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Judge upholds government's claim to $80M in rare gold coins found in safe deposit box

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One double eagle $20 piece sold for $7.5 million. (AP) (AP)

Ten of the rarest and most valuable coins in the world were almost certainly stolen from the federal mint in Philadelphia and therefore belong to the U.S. government and not heirs of a coin dealer who found them in his safe deposit box, a federal judge ruled.

The Augustus Saint-Gaudens double eagles $20 pieces were among some 445,500 struck during the Great Depression. But nearly all were pulled out of circulation within weeks as President Roosevelt ordered U.S. banks to abandon the gold standard. It was originally believed that all but a pair of the double eagles was melted down into gold bars. One of the surviving coins fell into the hands of King Farouk of Egypt, and sold for more than $7.5 million at a Sotheby's auction in the summer of 2002.

But in 2003, three grandchildren of a coin dealer named Israel Swift found 10 if the coins in a safe deposit box after Swift's death. It turned out the coins had been given to Swift by Philadelphia Mint cashier George McCann years ago. The coins were seized by the government when the heirs took them to the mint seeking authentication. Since then, Swift's grandchildren, Joan, Roy and David Langbord, have been battling in court to prove they are the rightful owners of the coins.

"Nobody witnessed the disappearance of the 10 coins, but the jury "could - and did - properly infer criminal intent."

- Federal Judge Legrome Davis, Jr.

A jury found for the government last year, and this week a federal judge agreed with the verdict. In his ruling, U.S. District Judge Legrome Davis Jr. held that, since no records showed coins being lawfully taken from the mint, they were almost certainly stolen.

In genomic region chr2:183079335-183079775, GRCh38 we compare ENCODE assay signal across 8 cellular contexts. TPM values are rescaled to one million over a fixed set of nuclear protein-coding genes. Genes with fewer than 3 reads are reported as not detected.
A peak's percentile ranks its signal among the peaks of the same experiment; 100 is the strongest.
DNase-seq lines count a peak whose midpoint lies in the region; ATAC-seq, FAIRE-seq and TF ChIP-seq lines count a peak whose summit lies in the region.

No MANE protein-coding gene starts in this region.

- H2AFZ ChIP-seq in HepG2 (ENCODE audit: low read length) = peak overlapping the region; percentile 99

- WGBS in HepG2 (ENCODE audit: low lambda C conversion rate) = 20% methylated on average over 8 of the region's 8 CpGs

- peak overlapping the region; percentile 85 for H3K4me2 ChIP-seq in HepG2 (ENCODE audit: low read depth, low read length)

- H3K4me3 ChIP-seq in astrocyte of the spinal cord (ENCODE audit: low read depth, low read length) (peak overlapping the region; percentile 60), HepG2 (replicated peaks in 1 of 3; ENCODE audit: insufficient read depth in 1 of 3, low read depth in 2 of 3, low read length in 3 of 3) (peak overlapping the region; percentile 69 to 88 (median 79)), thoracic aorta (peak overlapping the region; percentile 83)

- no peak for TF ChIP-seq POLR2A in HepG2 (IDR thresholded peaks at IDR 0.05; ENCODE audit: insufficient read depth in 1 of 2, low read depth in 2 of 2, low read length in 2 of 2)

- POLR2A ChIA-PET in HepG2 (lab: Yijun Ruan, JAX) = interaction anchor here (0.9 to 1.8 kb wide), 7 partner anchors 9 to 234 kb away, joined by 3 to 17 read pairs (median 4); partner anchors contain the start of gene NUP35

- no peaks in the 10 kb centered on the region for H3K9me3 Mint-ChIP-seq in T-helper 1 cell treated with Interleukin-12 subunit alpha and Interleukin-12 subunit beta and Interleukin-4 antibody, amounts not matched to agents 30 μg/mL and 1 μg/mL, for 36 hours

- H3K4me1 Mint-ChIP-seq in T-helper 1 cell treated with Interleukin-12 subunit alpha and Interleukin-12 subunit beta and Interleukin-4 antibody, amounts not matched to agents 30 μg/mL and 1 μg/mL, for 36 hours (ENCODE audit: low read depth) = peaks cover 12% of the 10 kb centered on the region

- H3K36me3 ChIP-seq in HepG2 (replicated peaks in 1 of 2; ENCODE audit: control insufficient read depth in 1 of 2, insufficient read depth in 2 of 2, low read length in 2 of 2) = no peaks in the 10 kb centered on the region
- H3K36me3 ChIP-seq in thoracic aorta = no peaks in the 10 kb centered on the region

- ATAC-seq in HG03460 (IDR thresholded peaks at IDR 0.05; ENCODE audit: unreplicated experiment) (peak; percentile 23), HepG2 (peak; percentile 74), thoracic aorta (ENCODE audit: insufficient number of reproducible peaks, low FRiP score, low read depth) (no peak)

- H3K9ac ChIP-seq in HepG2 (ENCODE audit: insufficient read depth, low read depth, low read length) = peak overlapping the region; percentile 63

"The Mint meticulously tracked the '33 Double Eagles, and the records show that no such transaction occurred," U.S. District Judge Legrome Davis Jr. wrote in his decision. "What's more, this absence of a paper trail speaks to criminal intent. If whoever took or exchanged the coins thought he was doing no wrong, we would expect to see some sort of documentation reflecting the transaction, especially considering how carefully and methodically the Mint accounted for the '33 Double Eagles."

Lawyers for the Langbords had argued that the coins could have left the Mint legitimately between March 15 and April 5, 1933, before Roosevelt's recall. The government's star expert, David Tripp, acknowledged gold coins could have left the Mint during that window, but he added that there were no records that 1933 Double Eagles did.

"Nobody witnessed the disappearance of the 10 coins, but the jury "could - and did - properly infer criminal intent," Davis wrote.

Davis had ruled back in 2009 that the Treasury Department had violated the Langbords’ constitutional rights when confiscated the coins after Joan Langbord surrendered them for authentication. That left it up to the government to prove that the coins were stolen from the Mint, which the jury found it did.

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